Savings of Population in Lithuania: Models of Women’s and Men’s Behaviour
Articles
Ona Gražina Rakauskienė
M. Romerio universiteto Ekonomikos katedra
Egidijus Bikas
Vilniaus universiteto Finansų katedra
Published 2007-12-01
https://doi.org/10.15388/Ekon.2007.17627
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How to Cite

Rakauskienė O. G. and Bikas E. (2007) “Savings of Population in Lithuania: Models of Women’s and Men’s Behaviour”, Ekonomika, 79, pp. 124–141. doi: 10.15388/Ekon.2007.17627.

Abstract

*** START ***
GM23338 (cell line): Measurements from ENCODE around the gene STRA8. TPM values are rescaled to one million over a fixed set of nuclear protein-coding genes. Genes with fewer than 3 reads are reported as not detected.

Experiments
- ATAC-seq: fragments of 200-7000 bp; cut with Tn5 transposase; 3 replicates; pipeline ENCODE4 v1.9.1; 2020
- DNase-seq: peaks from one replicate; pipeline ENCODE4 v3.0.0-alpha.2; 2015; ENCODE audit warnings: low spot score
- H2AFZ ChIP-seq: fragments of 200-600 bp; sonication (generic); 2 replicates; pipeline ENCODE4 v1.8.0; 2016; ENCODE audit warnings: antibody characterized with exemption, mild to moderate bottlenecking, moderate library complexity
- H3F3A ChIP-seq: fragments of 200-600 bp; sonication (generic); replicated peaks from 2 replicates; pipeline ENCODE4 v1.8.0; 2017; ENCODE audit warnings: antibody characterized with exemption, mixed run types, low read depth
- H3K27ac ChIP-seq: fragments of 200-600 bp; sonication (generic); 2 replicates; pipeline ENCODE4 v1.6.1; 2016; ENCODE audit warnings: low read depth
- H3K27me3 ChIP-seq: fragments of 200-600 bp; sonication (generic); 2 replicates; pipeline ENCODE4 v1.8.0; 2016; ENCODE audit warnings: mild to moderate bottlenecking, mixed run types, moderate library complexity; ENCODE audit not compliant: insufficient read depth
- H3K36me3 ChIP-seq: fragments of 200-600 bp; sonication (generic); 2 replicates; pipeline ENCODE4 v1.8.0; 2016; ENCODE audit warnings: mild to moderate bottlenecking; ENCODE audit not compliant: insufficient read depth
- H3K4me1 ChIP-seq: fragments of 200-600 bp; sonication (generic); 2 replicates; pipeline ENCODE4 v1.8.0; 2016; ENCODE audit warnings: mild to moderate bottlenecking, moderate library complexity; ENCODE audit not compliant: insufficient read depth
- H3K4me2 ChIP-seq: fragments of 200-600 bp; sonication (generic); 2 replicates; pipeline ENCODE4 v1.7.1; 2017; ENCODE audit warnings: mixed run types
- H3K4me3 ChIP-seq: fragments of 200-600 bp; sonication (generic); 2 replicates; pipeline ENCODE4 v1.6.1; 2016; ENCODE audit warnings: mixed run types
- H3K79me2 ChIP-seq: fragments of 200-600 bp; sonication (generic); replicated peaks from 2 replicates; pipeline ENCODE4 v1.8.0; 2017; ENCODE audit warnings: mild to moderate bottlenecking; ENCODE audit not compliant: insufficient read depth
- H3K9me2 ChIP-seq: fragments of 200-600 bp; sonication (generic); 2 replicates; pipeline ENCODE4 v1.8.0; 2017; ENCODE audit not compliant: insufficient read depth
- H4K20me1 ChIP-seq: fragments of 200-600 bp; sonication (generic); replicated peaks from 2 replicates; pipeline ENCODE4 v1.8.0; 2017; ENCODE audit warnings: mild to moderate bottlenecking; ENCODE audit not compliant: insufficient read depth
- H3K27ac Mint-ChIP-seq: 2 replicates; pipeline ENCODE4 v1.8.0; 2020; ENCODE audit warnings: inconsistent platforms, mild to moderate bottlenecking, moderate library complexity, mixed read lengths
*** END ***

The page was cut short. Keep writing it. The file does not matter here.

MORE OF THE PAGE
Savings of residents are one of the most important economic notions performing exceptionally significantly at both macro and micro levels, first of all in solving the problems of trade and service development, economic structural changes and social problems. Obviously, there is not enough attention to the problem of saving which is generated by the real practice in our country. Therefore, this article is one of the first attempts to bring forward the problem and to suggest some aspects of formation of residents’ savings. Firstly, it is attempted to define personal savings, to detect the mechanism of their formation (factors, motives, financial behaviour of residents). Then, the aim is to detect differences between women’s and men’s saving behaviour and to evaluate priorities of their financial investment. The process of saving is perceived by authors as follows: it is a system where three basic levels are distinguished: factors influencing the process of saving (at macro and micro levels), motives and aims of savings, savings formed, and the forms of their use. In the discussed period, four core factors were significant for the residents’ savings: the third wave economic migrations; the descending number of habitants and a more intense public obsolescence, shadow economy (or unofficial economy that is not recorded) degrees in the state, the high level of poverty and a high social-economic differentiation. The survey indicates the main tendency: the monthly income of Lithuanian women almost in all age groups is lower than men’s monthly income. More than 53.5% of women and more than 55.6% of men schedule their savings. Younger women tend to schedule more than men. The analysis detected core differences in men’ and women’s saving behaviour and highlighted their saving motives. Women save in order to increase consumption, men save in order to increase their income, wealth and to create investment; women schedule savings at a younger age, while men do it at an older age; women are more prone to save monetary means for specific saving purposes, men do not specify their aims; women are more attentive to specific saving aims than men. Quite a number of young people in Lithuania do not save (do not care of their future). In summary, the means used by Lithuanian men and women for saving are very conservative, especially in who mostly use bank deposits and other less risky and less profitable instruments. Men risk more and make saving investments into more risky and more profitable instruments. Younger individuals are better familiarized with “new” financial instruments than their parents.

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